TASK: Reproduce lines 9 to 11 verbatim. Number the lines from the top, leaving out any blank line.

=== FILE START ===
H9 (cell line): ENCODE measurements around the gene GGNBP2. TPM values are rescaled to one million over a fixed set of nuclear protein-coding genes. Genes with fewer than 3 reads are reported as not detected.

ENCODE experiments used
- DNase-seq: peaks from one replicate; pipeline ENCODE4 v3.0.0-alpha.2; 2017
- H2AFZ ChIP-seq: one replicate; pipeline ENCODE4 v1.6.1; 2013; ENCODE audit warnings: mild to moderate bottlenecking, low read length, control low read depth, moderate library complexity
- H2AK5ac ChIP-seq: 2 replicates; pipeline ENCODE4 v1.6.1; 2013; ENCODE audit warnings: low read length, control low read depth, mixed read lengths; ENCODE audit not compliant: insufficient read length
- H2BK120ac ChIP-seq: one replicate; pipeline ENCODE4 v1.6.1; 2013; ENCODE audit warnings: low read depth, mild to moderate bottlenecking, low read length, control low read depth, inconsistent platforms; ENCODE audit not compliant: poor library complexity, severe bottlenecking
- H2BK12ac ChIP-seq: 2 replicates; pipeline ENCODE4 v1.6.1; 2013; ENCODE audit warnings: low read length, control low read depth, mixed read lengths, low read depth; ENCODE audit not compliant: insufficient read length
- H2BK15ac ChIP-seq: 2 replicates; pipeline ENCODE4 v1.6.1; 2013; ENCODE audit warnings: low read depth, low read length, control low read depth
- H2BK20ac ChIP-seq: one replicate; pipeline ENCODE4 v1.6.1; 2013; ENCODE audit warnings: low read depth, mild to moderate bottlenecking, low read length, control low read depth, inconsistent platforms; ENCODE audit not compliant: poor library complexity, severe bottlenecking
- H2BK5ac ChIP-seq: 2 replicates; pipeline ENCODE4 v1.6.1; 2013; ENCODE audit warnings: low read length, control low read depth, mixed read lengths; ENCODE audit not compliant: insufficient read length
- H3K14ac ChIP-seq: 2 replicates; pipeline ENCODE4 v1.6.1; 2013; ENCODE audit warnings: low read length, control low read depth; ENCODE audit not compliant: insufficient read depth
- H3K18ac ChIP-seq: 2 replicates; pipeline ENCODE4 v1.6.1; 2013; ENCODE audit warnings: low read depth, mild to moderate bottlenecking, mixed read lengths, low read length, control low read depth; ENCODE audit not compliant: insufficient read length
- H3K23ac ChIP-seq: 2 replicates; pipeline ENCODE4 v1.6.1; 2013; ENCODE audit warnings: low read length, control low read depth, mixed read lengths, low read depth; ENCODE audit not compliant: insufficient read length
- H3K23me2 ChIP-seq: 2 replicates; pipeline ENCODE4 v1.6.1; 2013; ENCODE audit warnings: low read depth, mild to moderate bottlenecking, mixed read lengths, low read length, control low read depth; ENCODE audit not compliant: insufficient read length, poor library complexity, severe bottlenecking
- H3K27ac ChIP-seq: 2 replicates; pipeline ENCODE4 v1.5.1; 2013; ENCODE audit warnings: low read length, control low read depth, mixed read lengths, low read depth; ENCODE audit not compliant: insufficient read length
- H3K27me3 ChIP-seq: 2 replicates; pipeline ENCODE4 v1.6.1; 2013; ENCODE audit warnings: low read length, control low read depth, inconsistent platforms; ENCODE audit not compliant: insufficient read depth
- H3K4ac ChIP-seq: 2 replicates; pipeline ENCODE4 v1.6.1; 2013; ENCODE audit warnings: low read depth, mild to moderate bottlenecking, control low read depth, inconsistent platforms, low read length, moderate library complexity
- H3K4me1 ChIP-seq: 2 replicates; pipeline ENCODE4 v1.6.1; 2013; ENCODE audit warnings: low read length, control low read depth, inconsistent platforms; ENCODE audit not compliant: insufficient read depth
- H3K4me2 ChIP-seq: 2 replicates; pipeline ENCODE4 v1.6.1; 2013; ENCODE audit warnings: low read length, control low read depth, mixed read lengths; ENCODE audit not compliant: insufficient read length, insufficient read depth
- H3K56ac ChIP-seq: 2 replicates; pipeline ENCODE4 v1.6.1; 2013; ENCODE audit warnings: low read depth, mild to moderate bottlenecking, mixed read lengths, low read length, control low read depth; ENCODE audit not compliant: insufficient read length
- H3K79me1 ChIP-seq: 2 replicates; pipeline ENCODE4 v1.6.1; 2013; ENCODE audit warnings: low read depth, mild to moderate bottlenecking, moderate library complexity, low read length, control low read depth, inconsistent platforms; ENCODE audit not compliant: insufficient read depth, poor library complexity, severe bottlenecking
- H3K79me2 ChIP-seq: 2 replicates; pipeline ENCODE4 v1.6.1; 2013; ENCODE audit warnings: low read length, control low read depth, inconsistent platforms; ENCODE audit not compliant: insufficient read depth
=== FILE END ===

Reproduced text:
- H2BK20ac ChIP-seq: one replicate; pipeline ENCODE4 v1.6.1; 2013; ENCODE audit warnings: low read depth, mild to moderate bottlenecking, low read length, control low read depth, inconsistent platforms; ENCODE audit not compliant: poor library complexity, severe bottlenecking
- H2BK5ac ChIP-seq: 2 replicates; pipeline ENCODE4 v1.6.1; 2013; ENCODE audit warnings: low read length, control low read depth, mixed read lengths; ENCODE audit not compliant: insufficient read length
- H3K14ac ChIP-seq: 2 replicates; pipeline ENCODE4 v1.6.1; 2013; ENCODE audit warnings: low read length, control low read depth; ENCODE audit not compliant: insufficient read depth